“We’re safe,” says Barbara Wolfe, co-owner of Casbeers at the Church, recently redubbed San Antone Café & Concerts. It was minutes after the Armageddon-like storm that blackened San Antonio skies the morning of May 12. “We’re at the basement of a church. What could be safer than that?”
Unfortunately for her and local music fans, church sanctuary has not been enough to save San Antone Café & Concerts. By the time the annual Bob Dylan Birthday Bash takes place at the venue on May 24, the restaurant will have been closed for a week: the historic bash will be the last show at San Antone.
“We’re sad, but we felt it was time to let it go,” said Wolfe, who has owned San Antone with husband Steve Silbas since 2008. Before that, the couple ran the iconic Casbeers on Blanco Road from 1999 to 2008. After converting the old Methodist church, the site quickly became a key San Antonio music spot.
“I loved San Antone,” said Augie Meyers, of Sir Douglas Quintet and Texas Tornados fame, now touring with the Tornados. “I opened up the place in 2008, when they opened, and it had great acoustics. I wanted to do my comedy album there in August, and now I don’t know. I hope to be able to open it for one day.”
In December 2009, the owners of Casbeers Center, the Blanco Road strip center, sued Wolfe and Silbas. Carlos Quesada, who filed the suit on behalf of his two children who own the strip, claims Wolfe and Silbas tried to co-opt the Casbeers moniker, filing for a “Casbeers” copyright while also filing for multiple DBAs, including Casbeers, Casbeers on Blanco, Casbeers LLC, and Casbeers Bar and Grill.
“We thought we had the rights to [the name] when we leased the [original Blanco location] in 1999,” Silbas said on Monday. “But we didn’t have the time to go through litigation to fight for it, so we changed the name.”
Wolfe said the lawsuit had nothing to do with their decision to close San Antone. She added that she is unaware of the status of the case against them.
“You know? You have to ask them,” Wolfe said when asked whether there were any pending legal troubles. “The ball’s on their court. I haven’t heard from them, so you have to ask them about what their plans are.”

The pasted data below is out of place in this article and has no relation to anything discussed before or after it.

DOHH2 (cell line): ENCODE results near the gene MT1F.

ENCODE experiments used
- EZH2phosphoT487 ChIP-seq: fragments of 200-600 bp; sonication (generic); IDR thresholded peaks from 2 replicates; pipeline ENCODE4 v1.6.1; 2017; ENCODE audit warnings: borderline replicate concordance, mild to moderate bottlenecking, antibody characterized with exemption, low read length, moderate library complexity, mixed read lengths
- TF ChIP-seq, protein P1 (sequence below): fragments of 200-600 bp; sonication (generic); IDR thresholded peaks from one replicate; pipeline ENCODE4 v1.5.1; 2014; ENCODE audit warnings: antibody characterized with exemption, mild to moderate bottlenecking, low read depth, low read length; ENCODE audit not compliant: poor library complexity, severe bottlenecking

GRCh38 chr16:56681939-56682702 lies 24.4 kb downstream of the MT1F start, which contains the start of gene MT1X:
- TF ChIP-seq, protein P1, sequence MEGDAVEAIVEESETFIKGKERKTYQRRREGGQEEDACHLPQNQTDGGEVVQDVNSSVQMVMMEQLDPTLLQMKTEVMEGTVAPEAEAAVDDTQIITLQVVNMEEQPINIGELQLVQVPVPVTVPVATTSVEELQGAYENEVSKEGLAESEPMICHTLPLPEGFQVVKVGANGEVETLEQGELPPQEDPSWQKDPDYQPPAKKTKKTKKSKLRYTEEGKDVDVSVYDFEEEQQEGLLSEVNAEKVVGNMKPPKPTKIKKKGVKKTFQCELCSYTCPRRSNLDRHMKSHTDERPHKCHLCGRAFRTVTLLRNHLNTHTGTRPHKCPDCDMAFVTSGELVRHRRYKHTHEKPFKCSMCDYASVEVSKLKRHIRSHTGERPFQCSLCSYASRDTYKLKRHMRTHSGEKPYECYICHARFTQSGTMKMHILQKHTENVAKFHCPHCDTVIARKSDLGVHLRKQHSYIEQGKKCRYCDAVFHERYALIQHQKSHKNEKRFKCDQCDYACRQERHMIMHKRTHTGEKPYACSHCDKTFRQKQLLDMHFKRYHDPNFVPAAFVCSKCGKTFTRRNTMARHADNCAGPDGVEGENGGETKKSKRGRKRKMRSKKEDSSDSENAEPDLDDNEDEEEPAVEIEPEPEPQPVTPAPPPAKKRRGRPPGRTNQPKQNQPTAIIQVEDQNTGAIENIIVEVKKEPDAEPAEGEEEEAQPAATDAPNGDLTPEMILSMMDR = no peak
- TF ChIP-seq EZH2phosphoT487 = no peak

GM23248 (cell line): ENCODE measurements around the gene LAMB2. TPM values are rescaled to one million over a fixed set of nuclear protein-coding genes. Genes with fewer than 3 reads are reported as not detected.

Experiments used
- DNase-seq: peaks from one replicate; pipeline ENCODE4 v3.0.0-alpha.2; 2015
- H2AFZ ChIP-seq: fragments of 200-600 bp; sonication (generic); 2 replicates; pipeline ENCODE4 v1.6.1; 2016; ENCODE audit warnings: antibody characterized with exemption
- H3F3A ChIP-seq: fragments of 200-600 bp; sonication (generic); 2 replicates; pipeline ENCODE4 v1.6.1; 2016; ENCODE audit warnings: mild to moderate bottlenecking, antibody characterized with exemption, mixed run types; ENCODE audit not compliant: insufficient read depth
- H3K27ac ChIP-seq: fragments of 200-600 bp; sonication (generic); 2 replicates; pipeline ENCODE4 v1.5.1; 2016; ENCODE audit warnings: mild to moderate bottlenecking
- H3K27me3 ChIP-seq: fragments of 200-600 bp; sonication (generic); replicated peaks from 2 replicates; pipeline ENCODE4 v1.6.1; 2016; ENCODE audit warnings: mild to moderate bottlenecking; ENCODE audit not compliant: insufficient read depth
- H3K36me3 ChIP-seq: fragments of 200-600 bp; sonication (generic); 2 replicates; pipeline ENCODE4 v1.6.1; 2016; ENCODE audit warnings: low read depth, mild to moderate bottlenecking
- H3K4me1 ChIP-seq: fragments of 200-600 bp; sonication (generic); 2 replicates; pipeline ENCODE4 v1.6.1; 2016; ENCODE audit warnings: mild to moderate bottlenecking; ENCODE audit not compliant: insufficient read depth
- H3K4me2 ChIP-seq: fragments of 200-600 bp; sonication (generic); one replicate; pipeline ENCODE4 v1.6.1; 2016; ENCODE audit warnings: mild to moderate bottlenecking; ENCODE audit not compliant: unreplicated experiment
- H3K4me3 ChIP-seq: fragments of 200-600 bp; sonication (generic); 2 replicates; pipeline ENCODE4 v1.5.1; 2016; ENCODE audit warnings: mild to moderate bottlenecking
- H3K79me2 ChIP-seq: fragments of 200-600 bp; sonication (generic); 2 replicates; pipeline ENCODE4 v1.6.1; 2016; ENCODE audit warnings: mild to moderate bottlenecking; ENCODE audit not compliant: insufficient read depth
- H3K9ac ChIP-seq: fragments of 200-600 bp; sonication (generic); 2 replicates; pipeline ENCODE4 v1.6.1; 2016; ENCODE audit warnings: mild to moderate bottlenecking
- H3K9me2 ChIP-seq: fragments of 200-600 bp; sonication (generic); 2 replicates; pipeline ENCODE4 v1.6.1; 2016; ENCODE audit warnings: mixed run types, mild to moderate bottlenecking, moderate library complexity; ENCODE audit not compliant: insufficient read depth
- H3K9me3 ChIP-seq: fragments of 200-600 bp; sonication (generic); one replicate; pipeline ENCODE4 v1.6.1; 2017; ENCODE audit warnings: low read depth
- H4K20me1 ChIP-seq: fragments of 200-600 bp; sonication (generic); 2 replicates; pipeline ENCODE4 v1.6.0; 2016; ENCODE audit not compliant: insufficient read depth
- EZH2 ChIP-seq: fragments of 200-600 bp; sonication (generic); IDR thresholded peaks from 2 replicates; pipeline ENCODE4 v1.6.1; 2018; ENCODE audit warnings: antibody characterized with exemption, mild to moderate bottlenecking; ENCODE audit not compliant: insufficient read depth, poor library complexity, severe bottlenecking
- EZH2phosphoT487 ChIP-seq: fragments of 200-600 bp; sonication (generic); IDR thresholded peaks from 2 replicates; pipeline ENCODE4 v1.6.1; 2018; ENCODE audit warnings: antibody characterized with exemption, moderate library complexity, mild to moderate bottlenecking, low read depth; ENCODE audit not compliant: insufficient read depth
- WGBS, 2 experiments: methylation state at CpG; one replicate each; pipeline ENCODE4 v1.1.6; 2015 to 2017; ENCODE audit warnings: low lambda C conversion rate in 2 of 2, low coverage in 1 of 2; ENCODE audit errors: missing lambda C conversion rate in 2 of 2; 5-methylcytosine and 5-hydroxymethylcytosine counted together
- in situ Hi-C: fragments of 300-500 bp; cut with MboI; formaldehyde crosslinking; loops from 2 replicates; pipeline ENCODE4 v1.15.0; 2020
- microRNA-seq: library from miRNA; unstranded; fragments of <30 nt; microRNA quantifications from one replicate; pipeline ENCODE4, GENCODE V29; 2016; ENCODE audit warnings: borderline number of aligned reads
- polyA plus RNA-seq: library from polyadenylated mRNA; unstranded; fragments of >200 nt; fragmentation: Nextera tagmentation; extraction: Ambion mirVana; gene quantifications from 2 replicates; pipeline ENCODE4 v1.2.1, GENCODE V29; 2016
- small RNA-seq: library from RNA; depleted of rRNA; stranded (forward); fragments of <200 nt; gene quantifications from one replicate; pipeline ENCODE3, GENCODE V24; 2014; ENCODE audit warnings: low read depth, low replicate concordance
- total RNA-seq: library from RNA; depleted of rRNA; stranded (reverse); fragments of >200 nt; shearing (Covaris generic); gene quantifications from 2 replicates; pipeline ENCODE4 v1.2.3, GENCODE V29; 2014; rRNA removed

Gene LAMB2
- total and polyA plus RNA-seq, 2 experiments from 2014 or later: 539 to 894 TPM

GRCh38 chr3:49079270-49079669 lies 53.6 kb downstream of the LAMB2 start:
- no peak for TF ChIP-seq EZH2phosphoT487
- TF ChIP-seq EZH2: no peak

So we did.
“The intent was clearly to block us from ever opening up Casbeers again,” Quesada said, adding that he doesn’t plan on dropping the lawsuit, even after San Antone closes its doors. “We were given no other choice but [to file a lawsuit]. … Obviously, I didn’t spend $20,000 on attorney fees for nothing.”
“It’s been a lot of stress, and we’re a little crispy,” Wolfe said. “It’s a good crispy, but it has been hard. So we’ll celebrate these 13 years and move on.”
She blamed several factors for their decision to close the restaurant and concert hall, which had maintained the pews and stained glass windows full of gorgeous religious imagery (and excellent acoustics). She blamed the downturn of the economy, Silbas’ health (he had open-heart surgery in January), and some patron’s reservations about drinking and playing rock music in a church.
“Maybe we were a bit early in our concept for San Antone,” she said.
But it was Silbas’ health that was the overriding factor. After his surgery in January, the couple wrestled over whether or not to renew the lease at the end of May for another three years. In April, they decided to close the business. “It was time to put health and family first,” said Wolfe. “[Steve] has been in need of a kidney for six years and he’s going to go on dialysis. It’s not a question of if, but when.”
Following last weekend’s annual crawfish boil, the restaurant closed its doors. From 2 p.m. to 7 p.m. Saturday, May 21, there will be an auction and sale of all the memorabilia accumulated throughout the years, including the piano, PA system, pinball machine, autographed photos and posters, and paintings. “We don’t want to put all that stuff up on eBay,” Wolfe said. “We want it to stay in San Antonio.”
But there is a good chance this won’t be the end of the couple’s involvement with the city’s gastronomic and musical life.
“We didn’t know what we were going to do, but we’ve been blessed,” Wolfe said. “We’re in talks to some long-time customers who own buildings near downtown to open up something just for lunch. Will there be music? With us, it’s hard to stay away from the music. I’m sure if we open somewhere else, our pinky finger will be on some music.”
Inside the chapel upstairs, the only light was that streaming through the stained glass. Wolfe stood next to one of the windows and looked around in amazement, as if for the first time. I noticed a biblical inscription at the top of the window and read it aloud to her. “I was an hungred, and ye gave me meat. I was thirsty and ye gave me drink.” She looked at me, smiling. “You did feed and quench the thirst of a lot of people,” I said. “But you also gave them music.” She looked back at the stained glass and paused.
“Now you’re making it seem more real to me,” she said, still looking at the image, her voice cracking. “It’s been a surreal experience. We know it’s happening, but it felt like a dream before.”
She stayed there for a few seconds, a sad but peaceful smile on her face.
“Wherever [Wolfe and Silbas] go, it’ll be fine,” said Meyers. “Unlike many venue owners or promoters, they were in it for the music, and it showed. That makes a difference to me.”